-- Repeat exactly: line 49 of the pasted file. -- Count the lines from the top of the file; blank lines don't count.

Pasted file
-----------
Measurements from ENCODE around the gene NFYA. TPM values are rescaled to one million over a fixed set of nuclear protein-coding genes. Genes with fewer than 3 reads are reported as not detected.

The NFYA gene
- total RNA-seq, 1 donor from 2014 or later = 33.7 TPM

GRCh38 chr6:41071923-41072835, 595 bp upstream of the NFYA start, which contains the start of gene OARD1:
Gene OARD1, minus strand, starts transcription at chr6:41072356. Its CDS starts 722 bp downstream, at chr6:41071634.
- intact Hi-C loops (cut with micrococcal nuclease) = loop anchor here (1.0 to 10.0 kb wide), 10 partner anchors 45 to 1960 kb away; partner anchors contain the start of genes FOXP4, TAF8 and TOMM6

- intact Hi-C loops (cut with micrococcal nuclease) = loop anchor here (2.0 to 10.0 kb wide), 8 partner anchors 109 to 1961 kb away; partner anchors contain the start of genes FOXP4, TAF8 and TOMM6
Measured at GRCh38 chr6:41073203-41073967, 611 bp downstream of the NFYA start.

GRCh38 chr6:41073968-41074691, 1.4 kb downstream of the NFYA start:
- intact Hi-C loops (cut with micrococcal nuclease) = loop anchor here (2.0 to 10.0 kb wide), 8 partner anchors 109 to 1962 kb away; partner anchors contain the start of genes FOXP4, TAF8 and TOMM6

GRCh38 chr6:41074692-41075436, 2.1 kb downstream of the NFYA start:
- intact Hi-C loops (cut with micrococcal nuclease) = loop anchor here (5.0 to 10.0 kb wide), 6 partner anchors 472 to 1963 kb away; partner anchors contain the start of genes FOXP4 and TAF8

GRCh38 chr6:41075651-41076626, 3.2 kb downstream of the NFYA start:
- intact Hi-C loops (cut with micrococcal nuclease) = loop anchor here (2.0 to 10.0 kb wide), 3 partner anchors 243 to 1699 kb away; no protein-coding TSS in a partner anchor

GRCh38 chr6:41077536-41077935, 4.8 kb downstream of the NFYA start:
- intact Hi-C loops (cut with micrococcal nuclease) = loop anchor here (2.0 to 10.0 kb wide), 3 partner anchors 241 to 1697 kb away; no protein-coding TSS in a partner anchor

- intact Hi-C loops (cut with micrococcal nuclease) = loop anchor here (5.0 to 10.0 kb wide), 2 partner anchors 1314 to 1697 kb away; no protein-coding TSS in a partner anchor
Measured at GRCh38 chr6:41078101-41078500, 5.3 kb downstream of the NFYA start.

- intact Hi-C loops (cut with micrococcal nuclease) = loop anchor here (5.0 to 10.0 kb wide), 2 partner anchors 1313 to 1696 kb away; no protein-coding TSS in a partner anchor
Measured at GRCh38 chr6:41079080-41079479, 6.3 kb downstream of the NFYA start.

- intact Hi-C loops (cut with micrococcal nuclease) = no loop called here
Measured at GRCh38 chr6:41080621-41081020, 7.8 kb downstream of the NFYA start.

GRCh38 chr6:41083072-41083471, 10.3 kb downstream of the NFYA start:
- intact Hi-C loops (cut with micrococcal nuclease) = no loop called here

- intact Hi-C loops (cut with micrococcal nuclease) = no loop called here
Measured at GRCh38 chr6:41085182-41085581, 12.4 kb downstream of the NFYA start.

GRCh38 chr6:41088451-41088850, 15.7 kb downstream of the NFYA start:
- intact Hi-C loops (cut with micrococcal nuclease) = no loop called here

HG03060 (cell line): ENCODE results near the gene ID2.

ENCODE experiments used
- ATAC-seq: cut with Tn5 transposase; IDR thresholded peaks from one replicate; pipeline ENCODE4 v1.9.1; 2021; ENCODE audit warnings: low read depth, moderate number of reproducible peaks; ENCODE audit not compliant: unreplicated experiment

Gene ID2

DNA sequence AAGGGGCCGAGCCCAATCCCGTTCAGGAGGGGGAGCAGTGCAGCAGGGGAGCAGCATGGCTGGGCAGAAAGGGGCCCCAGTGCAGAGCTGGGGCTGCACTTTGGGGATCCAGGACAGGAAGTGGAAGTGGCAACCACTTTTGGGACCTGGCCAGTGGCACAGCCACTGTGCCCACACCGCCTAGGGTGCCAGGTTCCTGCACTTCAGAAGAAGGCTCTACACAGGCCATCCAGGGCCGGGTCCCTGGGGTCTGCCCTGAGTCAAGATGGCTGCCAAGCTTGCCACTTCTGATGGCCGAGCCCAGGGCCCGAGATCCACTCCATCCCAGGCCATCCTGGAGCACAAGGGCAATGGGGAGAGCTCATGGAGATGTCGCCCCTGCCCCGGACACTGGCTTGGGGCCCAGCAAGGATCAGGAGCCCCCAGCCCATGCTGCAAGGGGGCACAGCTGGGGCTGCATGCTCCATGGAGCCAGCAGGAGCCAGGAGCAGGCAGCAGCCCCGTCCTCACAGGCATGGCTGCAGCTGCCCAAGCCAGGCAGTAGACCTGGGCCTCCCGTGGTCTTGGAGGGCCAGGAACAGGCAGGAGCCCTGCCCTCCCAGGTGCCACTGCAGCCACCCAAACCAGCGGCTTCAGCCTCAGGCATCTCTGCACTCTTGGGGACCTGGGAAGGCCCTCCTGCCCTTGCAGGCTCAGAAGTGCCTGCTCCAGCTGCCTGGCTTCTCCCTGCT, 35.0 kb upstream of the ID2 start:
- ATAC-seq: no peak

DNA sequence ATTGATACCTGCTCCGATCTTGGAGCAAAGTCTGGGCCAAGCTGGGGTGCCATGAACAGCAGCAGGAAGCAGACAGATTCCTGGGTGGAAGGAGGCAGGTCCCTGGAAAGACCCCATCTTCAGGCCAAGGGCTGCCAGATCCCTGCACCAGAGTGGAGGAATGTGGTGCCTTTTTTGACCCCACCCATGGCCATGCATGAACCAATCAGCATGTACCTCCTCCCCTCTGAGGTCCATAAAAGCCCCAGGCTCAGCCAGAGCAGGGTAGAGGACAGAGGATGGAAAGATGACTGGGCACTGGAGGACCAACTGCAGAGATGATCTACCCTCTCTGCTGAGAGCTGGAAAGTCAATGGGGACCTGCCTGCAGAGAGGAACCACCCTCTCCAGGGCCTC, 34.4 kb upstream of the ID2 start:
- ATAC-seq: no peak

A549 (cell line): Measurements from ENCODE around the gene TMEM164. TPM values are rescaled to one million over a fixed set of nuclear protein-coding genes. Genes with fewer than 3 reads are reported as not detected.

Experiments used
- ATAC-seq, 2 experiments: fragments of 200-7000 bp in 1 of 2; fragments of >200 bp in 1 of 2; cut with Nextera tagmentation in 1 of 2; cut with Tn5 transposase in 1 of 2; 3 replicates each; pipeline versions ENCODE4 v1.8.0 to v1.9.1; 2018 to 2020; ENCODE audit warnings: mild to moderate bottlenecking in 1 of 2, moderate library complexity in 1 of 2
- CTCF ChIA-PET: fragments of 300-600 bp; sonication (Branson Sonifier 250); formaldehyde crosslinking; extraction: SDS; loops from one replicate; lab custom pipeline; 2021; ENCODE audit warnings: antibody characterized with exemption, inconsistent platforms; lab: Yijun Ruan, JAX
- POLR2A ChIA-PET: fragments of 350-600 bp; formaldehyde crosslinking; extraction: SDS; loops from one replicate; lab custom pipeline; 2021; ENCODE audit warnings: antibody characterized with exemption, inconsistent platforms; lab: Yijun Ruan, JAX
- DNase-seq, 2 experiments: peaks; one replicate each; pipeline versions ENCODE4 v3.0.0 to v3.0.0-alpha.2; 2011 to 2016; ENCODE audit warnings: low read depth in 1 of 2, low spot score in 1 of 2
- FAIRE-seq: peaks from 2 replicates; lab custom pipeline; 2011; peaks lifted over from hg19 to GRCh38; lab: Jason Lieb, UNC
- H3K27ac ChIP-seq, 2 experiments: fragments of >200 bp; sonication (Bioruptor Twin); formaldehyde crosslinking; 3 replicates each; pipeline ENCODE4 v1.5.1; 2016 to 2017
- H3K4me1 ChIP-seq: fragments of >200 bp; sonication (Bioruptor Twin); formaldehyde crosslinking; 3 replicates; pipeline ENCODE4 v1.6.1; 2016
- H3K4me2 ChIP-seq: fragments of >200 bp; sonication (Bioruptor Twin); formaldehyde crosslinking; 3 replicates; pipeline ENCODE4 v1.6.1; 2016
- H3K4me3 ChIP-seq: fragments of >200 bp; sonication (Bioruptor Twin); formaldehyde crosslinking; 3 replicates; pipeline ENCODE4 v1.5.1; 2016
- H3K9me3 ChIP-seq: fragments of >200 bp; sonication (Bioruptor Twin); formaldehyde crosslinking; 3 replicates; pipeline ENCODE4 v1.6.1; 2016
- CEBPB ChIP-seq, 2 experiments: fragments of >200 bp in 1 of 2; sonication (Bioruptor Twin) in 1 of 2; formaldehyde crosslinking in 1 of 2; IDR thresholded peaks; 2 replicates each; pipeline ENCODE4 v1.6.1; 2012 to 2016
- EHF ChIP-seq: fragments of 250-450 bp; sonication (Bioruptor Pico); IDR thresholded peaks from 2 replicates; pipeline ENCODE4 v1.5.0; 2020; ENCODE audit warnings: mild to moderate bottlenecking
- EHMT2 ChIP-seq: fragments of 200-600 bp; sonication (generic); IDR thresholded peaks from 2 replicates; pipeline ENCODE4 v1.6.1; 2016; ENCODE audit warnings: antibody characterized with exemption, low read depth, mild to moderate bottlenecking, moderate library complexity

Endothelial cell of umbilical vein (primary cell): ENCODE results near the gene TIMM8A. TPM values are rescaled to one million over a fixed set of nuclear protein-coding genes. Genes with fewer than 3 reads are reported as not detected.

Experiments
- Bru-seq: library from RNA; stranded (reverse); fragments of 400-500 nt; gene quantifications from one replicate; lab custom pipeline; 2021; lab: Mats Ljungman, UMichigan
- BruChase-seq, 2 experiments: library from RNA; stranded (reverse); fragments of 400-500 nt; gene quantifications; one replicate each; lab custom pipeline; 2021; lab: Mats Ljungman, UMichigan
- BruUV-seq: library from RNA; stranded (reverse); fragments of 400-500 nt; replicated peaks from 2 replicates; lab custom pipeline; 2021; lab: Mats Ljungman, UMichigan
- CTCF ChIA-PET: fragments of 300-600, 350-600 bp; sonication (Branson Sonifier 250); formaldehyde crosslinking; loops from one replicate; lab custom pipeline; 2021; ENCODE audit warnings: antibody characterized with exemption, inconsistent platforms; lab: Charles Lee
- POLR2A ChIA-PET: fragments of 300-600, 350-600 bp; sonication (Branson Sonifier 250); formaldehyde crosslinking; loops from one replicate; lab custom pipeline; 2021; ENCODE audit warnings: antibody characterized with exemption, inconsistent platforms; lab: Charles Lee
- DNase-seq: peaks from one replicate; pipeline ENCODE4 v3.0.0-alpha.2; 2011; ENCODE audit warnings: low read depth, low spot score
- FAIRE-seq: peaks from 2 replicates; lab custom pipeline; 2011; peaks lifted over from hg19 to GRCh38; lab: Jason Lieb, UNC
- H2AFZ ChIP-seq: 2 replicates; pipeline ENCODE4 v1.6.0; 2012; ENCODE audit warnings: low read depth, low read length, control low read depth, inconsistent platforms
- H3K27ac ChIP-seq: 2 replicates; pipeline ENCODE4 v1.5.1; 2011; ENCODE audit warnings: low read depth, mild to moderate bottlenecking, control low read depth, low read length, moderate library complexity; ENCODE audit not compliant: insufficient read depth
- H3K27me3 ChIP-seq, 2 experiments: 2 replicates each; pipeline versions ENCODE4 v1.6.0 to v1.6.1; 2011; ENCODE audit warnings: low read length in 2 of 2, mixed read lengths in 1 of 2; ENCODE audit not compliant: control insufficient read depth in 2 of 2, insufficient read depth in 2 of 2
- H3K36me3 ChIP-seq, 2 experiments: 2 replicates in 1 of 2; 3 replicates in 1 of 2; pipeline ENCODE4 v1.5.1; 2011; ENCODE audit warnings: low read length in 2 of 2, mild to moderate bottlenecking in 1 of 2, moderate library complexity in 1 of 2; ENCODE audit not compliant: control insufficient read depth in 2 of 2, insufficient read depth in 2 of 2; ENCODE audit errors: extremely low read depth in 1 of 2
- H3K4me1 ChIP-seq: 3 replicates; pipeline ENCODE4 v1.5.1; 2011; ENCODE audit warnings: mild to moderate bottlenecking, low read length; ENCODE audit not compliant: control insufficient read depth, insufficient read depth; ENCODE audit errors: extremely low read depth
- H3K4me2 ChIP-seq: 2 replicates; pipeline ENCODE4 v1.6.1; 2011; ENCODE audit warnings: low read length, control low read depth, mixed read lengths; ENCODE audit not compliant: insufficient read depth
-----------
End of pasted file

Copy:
- CEBPB ChIP-seq, 2 experiments: fragments of >200 bp in 1 of 2; sonication (Bioruptor Twin) in 1 of 2; formaldehyde crosslinking in 1 of 2; IDR thresholded peaks; 2 replicates each; pipeline ENCODE4 v1.6.1; 2012 to 2016